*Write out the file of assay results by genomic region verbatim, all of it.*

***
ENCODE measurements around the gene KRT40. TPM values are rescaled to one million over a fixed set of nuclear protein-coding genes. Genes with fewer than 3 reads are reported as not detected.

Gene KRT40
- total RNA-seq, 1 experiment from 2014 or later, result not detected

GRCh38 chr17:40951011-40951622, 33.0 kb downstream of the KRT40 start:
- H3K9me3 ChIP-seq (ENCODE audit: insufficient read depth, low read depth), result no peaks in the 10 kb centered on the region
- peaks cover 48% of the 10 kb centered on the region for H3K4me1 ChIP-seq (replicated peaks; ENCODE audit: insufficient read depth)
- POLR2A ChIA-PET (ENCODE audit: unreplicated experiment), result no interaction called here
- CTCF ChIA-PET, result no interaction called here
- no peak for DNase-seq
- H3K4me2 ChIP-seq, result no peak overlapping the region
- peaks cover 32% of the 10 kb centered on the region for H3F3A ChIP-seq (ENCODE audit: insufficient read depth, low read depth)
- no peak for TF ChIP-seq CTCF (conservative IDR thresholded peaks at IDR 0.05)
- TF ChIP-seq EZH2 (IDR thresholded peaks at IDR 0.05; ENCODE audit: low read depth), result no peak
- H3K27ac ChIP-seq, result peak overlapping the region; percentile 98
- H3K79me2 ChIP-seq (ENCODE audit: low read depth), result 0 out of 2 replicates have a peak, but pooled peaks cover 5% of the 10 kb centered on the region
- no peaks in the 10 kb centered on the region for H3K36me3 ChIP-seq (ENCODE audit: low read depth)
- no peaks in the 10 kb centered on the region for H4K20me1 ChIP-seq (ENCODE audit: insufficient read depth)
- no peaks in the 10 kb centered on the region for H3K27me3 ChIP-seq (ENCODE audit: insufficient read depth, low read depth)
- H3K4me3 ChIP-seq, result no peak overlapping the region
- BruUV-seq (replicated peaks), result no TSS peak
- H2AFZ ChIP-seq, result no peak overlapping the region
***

ENCODE measurements around the gene KRT40. TPM values are rescaled to one million over a fixed set of nuclear protein-coding genes. Genes with fewer than 3 reads are reported as not detected.

Gene KRT40
- total RNA-seq, 1 experiment from 2014 or later, result not detected

GRCh38 chr17:40951011-40951622, 33.0 kb downstream of the KRT40 start:
- H3K9me3 ChIP-seq (ENCODE audit: insufficient read depth, low read depth), result no peaks in the 10 kb centered on the region
- peaks cover 48% of the 10 kb centered on the region for H3K4me1 ChIP-seq (replicated peaks; ENCODE audit: insufficient read depth)
- POLR2A ChIA-PET (ENCODE audit: unreplicated experiment), result no interaction called here
- CTCF ChIA-PET, result no interaction called here
- no peak for DNase-seq
- H3K4me2 ChIP-seq, result no peak overlapping the region
- peaks cover 32% of the 10 kb centered on the region for H3F3A ChIP-seq (ENCODE audit: insufficient read depth, low read depth)
- no peak for TF ChIP-seq CTCF (conservative IDR thresholded peaks at IDR 0.05)
- TF ChIP-seq EZH2 (IDR thresholded peaks at IDR 0.05; ENCODE audit: low read depth), result no peak
- H3K27ac ChIP-seq, result peak overlapping the region; percentile 98
- H3K79me2 ChIP-seq (ENCODE audit: low read depth), result 0 out of 2 replicates have a peak, but pooled peaks cover 5% of the 10 kb centered on the region
- no peaks in the 10 kb centered on the region for H3K36me3 ChIP-seq (ENCODE audit: low read depth)
- no peaks in the 10 kb centered on the region for H4K20me1 ChIP-seq (ENCODE audit: insufficient read depth)
- no peaks in the 10 kb centered on the region for H3K27me3 ChIP-seq (ENCODE audit: insufficient read depth, low read depth)
- H3K4me3 ChIP-seq, result no peak overlapping the region
- BruUV-seq (replicated peaks), result no TSS peak
- H2AFZ ChIP-seq, result no peak overlapping the region